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Layer-by-Layer Coated Gold Nanoparticles: Size-Dependent Delivery of DNA into Cells
Link to Journal Abstract
Because nanoparticles are finding uses in myriad biomedical applications, including the delivery of nucleic acids, a detailed knowledge of their interaction with the biological system is of utmost importance. Here the size-dependent uptake of gold nanoparticles (AuNPs) (20, 30, 50 and 80 nm), coated with a layer-by-layer approach with nucleic acid and poly(ethylene imine) (PEI), into a variety of mammalian cell lines is studied. In contrast to other studies, the optimal particle diameter for cellular uptake is determined but also the number of therapeutic cargo molecules per cell. It is found that 20 nm AuNPs, with diameters of about 32 nm after the coating process and about 88 nm including the protein corona after incubation in cell culture medium, yield the highest number of nanoparticles and therapeutic DNA molecules per cell. Interestingly, PEI, which is known for its toxicity, can be applied at significantly higher concentrations than its IC50 value, most likely because it is tightly bound to the AuNP surface and/or covered by a protein corona. These results are important for the future design of nanomaterials for the delivery of nucleic acids in two ways. They demonstrate that changes in the nanoparticle size can lead to significant differences in the number of therapeutic molecules delivered per cell, and they reveal that the toxicity of polyelectrolytes can be modulated by an appropriate binding to the nanoparticle surface.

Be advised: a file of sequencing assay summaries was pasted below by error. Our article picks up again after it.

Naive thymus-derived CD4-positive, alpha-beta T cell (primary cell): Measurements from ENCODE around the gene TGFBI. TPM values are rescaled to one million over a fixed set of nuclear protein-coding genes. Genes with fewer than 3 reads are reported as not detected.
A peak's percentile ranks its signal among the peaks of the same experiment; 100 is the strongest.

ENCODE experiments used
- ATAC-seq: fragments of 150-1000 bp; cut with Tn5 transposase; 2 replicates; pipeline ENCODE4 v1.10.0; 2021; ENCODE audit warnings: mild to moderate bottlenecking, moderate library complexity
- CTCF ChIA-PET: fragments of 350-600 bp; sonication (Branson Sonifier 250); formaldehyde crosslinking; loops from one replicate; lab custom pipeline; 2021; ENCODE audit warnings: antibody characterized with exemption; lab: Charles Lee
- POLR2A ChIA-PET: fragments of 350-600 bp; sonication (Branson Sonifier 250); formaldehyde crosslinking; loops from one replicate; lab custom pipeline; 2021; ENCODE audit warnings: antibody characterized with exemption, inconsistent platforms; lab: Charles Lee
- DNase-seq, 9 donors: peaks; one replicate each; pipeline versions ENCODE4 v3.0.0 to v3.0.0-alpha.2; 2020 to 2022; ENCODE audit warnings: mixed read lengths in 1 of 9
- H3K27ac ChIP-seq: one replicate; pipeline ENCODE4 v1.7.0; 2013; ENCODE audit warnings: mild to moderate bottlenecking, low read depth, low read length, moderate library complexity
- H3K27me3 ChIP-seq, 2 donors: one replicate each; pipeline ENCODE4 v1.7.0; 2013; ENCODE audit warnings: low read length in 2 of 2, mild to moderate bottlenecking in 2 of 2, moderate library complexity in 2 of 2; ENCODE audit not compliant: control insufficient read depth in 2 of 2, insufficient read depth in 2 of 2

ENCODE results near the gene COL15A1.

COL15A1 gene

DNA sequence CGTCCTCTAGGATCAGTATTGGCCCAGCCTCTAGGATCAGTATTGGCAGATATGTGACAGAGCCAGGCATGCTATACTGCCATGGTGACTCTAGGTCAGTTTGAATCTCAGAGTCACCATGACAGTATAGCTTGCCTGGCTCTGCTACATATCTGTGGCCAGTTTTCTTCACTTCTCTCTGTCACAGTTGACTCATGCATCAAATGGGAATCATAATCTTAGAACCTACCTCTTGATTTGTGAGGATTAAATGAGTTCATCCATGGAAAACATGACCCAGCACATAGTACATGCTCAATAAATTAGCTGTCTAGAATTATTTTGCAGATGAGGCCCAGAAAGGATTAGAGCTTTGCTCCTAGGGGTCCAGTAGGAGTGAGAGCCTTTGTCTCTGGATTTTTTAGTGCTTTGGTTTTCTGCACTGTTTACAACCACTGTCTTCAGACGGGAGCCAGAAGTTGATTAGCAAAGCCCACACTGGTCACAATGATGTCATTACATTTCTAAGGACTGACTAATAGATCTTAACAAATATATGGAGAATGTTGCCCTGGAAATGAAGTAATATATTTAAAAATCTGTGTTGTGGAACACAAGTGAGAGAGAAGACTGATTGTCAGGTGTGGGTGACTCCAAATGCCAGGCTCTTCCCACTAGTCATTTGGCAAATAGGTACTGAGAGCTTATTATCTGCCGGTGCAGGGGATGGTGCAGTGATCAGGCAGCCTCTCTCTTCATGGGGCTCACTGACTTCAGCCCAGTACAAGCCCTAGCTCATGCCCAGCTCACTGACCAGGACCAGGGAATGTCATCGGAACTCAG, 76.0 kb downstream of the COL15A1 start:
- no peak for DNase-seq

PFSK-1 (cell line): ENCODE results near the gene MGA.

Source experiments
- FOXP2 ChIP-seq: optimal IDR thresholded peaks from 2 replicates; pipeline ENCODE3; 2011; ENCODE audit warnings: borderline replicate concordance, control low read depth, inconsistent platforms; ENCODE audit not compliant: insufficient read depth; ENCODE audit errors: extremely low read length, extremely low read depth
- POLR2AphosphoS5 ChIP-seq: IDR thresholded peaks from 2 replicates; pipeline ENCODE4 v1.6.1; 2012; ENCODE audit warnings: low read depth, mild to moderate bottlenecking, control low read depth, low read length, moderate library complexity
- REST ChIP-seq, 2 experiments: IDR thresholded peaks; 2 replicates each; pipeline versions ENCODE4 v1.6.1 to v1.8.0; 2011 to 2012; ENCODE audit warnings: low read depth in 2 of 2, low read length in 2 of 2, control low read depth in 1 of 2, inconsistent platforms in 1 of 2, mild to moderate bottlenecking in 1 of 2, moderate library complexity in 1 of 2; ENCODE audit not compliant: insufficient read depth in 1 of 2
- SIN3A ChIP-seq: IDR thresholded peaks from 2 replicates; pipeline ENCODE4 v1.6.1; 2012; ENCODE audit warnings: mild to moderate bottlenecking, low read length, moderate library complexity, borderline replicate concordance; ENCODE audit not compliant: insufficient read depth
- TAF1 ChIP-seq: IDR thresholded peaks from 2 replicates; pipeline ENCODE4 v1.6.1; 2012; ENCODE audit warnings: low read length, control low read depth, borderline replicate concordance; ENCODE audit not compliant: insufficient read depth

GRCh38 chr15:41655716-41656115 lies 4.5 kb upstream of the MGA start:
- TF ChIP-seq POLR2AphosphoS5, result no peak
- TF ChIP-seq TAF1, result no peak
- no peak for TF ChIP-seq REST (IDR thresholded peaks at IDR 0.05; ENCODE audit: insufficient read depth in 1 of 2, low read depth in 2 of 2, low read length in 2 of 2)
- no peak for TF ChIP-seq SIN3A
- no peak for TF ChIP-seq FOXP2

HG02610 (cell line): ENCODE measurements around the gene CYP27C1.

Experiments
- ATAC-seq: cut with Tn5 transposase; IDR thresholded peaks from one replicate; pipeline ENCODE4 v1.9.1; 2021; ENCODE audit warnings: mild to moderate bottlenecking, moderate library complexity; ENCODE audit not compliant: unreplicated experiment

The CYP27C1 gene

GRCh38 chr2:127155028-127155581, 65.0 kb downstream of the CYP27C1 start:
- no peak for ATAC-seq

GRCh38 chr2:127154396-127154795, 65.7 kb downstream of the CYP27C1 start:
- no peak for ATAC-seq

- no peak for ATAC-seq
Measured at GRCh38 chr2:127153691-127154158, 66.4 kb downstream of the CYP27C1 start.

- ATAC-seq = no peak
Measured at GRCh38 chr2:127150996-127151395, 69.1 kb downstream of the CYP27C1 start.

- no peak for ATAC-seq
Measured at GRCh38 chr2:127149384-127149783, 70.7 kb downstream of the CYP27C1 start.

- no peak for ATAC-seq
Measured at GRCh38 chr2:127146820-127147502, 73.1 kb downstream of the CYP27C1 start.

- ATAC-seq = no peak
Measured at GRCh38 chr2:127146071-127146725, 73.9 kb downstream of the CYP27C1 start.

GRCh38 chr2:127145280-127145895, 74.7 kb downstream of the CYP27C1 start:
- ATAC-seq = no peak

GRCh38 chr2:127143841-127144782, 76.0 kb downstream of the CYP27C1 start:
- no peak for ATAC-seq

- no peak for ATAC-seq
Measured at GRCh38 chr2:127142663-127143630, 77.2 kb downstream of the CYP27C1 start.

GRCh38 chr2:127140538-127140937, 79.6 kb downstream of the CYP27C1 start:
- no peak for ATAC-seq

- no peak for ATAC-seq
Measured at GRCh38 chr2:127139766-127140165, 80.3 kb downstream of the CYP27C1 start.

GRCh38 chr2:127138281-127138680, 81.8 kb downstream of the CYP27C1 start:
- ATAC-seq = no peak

For this study, the size-dependent uptake of gold nanoparticles (AuNPs) (20, 30, 50 and 80 nm), coated with a layer-by-layer approach with nucleic acid and poly(ethylene imine) (PEI), into a variety of mammalian cell lines is investigated. In contrast to other studies, the optimal particle diameter for cellular uptake is determined but also the number of therapeutic cargo molecules per cell.
Peer Reviewed Journal Article
Exposure Or Hazard Target
Method Of Study
Risk Exposure Group
Small, 8(24): 3847-3856 (December 2012)
Elbakry A, Wurster EC, Zaky A, Liebl R, Schindler E, Bauer-Kreisel P, Blunk T, Rachel R, Goepferich A, Breunig M
Last updated on January 29, 2013
This work is supported in part by the Nanoscale Science and Engineering Initiative of the National Science Foundation
under NSF Award Number EEC-0118007.
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